Whether you're watching a modern day spread offense, or a run heavy triple-option attack, almost every football team in the country carries the smash concept in their pass game. This concept is very teachable and applicable to all levels of football, because of this, you’ll find teams running the smash concept both at the youth levels of football, all the way up to NFL teams running it in basic and advanced formats on Sundays.
Overview & Purpose of the Concept
The smash concept incorporates the opportunity to create big plays down the football field, while also providing the quarterback options to get the ball out of his hands quickly. Smash is an efficient concept against a variety of coverages, and is a concept offenses can master through repetition to run on a weekly basis.
Unlike other pass concepts we've talked about (such as the Shallow Cross concept) this one is more useful for attacking a defense outside the hash marks, on the perimeter, and unlike the mesh concept, does not change routes depending on the coverage.
Coverages it Does Well Against
Man Coverage- With the CB’s locked on the hitch route runners, the corner routes become legitimate options as they have plenty of space to operate. Speedy slot receivers, and athletic TE bodies become great options down the field to create big plays in these situations.
Cover 2- With the CB playing low as the flat defender in Cover 2, the corner route has plenty of room to operate against the safety in the natural void created by the defense. This is a go-to concept for teams looking to take advantage of cover 2 from opposing defenses.
Cover 4- The QB can high-low the CB with ease against Cover 4 defenses. The OLB’s become the flat defenders, while also having to honor their run responsibilities. A hitch route thrown on time should beat the flat defenders, and the corner routes become a great option if the CB’s bite on the hitch routes from the #1 receivers.
Coverages it Doesn’t Do Well Against
Cover 3 is problematic to the smash concept if the offense isn’t careful. In Cover 3, the OLB’s become the flat defenders on both sides of the formation, as the CB’s become responsible for the deep 1/3rd.
As the corners deepen, the QB is trained to throw the hitch route. If the QB doesn’t have awareness for the defense being in Cover 3, a late throw will create the potential for the OLB to undercut the hitch route and intercept the football.
A better answer against Cover 3 might be something like the Yankee Concept, which is designed to high-low the middle of the field safety.
Route Coaching Points
TE- Work vertical to 10 yards, steep vertical angle out of cut. Let the QB’s throw bring you back downhill.
TB- Check blitz pick up responsibilities, work to available checkdown location underneath LB level.
Slot Receiver- Work vertical to 10 yards, steep vertical angle out of cut. Let the QB’s throw bring you back downhill.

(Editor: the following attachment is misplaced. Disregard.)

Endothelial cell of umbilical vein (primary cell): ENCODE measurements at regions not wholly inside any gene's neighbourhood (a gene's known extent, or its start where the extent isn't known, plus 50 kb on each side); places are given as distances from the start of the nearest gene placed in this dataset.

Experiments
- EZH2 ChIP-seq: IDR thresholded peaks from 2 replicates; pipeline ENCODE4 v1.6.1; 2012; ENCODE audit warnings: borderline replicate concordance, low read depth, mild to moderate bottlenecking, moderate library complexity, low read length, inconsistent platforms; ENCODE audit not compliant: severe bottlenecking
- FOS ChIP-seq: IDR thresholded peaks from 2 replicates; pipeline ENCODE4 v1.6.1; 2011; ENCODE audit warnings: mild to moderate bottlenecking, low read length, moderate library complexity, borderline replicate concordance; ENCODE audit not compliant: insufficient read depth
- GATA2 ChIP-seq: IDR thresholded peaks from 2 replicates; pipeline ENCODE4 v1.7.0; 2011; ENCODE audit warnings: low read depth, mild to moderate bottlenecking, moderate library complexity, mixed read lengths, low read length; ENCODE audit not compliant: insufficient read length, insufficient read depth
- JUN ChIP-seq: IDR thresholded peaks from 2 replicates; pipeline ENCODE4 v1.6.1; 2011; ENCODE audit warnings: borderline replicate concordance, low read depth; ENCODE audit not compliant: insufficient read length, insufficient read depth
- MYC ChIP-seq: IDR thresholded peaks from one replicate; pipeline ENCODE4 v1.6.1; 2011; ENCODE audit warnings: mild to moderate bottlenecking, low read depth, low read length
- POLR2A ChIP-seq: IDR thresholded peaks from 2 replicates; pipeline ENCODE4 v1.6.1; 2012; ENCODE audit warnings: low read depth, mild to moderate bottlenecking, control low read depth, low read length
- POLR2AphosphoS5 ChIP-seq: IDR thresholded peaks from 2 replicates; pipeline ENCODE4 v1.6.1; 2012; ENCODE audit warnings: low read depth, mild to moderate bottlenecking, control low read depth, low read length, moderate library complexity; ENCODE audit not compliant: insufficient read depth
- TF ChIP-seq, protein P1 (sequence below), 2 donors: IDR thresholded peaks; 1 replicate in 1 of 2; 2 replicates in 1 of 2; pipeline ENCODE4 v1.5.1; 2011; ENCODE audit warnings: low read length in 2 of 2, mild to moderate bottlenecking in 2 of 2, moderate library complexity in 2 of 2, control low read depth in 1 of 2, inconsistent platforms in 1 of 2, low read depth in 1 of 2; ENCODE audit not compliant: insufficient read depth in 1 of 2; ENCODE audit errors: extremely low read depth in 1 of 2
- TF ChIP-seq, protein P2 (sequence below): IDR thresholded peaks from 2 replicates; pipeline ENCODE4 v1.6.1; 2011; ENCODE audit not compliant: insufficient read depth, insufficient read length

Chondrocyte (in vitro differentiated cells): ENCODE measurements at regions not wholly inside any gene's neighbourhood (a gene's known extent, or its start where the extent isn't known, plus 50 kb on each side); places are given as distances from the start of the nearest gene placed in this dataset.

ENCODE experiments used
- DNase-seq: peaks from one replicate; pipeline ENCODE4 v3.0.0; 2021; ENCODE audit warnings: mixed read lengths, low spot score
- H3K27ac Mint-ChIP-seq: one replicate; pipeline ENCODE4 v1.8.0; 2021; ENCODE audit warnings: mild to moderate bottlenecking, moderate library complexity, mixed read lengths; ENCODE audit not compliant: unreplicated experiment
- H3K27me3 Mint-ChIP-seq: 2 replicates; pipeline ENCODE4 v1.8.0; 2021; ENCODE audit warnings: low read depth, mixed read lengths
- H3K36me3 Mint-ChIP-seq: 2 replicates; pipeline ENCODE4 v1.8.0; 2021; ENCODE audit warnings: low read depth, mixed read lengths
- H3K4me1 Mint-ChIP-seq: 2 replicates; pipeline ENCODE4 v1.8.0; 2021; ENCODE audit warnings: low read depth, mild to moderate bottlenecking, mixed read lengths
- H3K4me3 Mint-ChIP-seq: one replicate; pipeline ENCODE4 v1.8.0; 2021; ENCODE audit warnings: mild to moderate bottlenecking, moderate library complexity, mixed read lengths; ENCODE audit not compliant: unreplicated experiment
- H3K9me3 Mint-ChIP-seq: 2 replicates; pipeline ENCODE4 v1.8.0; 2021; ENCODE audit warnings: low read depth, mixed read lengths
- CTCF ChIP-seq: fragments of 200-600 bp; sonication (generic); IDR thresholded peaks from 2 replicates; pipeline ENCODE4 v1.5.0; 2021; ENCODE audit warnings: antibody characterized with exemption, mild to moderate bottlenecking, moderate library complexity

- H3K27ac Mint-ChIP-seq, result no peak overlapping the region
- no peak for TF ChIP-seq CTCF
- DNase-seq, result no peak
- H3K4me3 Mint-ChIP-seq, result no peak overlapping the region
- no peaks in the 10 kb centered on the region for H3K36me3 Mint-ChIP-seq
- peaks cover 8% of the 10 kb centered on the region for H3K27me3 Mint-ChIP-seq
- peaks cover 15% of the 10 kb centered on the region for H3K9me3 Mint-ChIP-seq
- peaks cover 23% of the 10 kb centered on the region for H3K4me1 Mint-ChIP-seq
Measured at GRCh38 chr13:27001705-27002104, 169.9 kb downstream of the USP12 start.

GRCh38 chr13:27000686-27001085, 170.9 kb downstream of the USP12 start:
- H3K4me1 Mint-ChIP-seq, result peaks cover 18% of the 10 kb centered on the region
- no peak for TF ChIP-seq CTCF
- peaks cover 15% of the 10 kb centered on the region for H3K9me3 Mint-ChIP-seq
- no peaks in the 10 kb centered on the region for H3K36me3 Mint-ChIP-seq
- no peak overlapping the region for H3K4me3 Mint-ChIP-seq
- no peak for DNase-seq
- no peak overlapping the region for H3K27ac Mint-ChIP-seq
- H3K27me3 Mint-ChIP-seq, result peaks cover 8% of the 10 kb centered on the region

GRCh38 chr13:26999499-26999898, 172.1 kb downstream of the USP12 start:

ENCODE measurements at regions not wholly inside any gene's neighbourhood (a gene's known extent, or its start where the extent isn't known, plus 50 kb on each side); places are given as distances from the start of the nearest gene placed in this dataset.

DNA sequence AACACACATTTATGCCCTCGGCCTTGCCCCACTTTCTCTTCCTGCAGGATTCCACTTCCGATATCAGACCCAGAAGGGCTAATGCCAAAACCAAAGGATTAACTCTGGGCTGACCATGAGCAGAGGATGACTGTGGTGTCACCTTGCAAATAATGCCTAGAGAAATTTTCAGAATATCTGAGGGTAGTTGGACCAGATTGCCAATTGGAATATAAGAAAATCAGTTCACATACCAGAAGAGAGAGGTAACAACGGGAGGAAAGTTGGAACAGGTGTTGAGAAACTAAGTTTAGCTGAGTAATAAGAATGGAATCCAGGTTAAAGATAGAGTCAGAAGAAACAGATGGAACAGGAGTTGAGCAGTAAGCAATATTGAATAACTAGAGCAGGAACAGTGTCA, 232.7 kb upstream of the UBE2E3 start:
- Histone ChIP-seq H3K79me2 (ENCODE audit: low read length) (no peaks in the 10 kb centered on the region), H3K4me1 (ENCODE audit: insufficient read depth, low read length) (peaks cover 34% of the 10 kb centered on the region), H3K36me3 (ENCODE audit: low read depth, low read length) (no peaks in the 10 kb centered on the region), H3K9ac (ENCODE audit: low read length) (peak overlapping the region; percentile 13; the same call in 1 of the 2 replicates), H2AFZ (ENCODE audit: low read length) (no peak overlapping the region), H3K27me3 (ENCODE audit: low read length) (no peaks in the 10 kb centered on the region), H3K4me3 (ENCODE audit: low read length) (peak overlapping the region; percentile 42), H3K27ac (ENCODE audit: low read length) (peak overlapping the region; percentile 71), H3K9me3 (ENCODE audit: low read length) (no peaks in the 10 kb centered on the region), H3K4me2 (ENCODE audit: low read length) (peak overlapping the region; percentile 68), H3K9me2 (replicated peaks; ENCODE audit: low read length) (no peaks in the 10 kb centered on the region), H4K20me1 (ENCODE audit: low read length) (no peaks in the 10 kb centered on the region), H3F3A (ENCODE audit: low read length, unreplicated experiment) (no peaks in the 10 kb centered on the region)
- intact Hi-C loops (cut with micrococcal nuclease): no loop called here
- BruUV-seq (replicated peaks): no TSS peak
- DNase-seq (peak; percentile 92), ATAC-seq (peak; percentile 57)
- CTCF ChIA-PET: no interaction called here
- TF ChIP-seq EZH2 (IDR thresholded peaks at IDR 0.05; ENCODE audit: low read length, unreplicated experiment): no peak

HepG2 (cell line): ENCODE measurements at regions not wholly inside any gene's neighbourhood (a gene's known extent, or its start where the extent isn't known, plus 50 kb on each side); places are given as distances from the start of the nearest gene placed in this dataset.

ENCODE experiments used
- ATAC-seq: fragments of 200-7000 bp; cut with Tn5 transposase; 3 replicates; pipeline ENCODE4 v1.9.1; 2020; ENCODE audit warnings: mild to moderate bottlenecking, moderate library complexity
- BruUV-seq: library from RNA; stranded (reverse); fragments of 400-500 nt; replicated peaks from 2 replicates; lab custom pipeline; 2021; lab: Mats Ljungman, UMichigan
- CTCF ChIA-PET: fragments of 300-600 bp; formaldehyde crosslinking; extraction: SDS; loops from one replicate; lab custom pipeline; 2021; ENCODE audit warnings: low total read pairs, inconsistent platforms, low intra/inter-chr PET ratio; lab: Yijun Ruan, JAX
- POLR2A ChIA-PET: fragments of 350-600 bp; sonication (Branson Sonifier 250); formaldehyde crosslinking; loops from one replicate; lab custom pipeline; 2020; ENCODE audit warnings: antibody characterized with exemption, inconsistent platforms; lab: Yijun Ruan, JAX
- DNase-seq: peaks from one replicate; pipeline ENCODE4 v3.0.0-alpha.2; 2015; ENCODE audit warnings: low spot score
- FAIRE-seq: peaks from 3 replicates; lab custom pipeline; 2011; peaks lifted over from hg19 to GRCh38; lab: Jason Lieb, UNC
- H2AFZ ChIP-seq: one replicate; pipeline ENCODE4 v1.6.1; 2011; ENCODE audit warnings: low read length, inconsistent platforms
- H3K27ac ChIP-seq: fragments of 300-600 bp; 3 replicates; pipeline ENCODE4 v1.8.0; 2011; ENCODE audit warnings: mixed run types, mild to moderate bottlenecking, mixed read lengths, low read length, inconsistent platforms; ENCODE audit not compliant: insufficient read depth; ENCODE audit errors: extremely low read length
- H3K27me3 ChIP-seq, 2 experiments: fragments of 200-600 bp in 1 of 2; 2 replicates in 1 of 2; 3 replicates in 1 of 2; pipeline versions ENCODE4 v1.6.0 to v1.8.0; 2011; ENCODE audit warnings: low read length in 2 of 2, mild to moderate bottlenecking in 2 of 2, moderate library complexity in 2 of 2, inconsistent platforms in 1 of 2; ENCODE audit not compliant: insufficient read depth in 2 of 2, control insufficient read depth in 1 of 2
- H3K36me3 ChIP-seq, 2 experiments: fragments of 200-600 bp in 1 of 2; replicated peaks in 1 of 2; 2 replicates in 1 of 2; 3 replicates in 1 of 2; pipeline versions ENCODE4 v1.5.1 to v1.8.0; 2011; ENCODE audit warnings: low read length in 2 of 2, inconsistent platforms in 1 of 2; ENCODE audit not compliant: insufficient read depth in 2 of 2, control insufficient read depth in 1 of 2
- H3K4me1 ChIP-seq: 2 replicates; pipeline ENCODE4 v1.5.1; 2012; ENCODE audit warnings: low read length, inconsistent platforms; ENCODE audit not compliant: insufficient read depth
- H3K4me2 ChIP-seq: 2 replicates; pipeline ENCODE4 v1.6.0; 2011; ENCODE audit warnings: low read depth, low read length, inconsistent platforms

X Receiver - Sell a hard vertical release, settle hitch route at 6 yards.
Z Receiver - Sell a hard vertical release, settle hitch route at 6 yards.
Quarterback Coaching Points and Progression
In a base 2x2 smash concept, the quarterback is taught to pick a side of the field to read pre-snap. The quarterback should consider both the leverage and cushion of the defense pre-snap. If either CB is playing soft, this may open up an easy throw to the hitch. If the safety covering the slot receiver is tucked a few yards inside of him pre-snap, this also may create a potential favorable throw to the corner route.
Post-snap, the QB must stay true to his decision and read one side of the field, as he will be late to get the football out if he tries to work both sides. His job is to “high-low” the CB. If the corner gains depth and honors the corner route, the quarterback will throw the hitch on time. If the corner plays low and honors the hitch, the quarterback will throw the corner route to the #2 receiver. If the QB’s read is unclear, he can check the ball down to his RB, working underneath of LB level.
Defenses will adjust in a variety of ways to 3x1 sets, and this smash variation has answers for this. Versus a base 2-high defense, the QB can still feel comfortable reading the smash concept to the field. The TE running the seam route in this variation becomes a legitimate option over LB level if the field safety lines up in a wide alignment pre-snap, or bolts to cover the deep 3rd in a Tampa 2 coverage look post-snap.
Versus any 1-high or 2-high “cheat coverage”, where the boundary free safety looks to get involved to honor the three WR surface, the backside dig/checkdown becomes a great answer for the QB. If the QB is able to identify this pre-snap, he can look to high-low the Will LB. If the Will LB plays low, the dig over LB level is a great throw for the QB. If the Will LB gains depth, the QB can proceed to dump the ball down to the RB underneath of LB level working his check-down route.
Moving the pocket is a great way to simplify the passing game, and look to slow down the pass rush of the defense. In this look, the quarterback will take the snap, and will look to both widen and gain depth on his sprint-out path.
The quarterback is responsible for reading the corner, who is in a natural conflict. If the corner gains depth and honors the corner route, the quarterback will throw the hitch route. If the corner plays low, honoring the hitch, he can let the corner throw go with confidence.
In addition, the backside TE is running an over route from the backside. He becomes the 3rd option for the quarterback if his primary read on the CB becomes foggy. Along with this, the sprint out design allows the quarterback to naturally transition to run if he doesn’t like what he sees. If you have a mobile quarterback, or are looking to move the pocket, sprint-out smash is a great addition to any offense.
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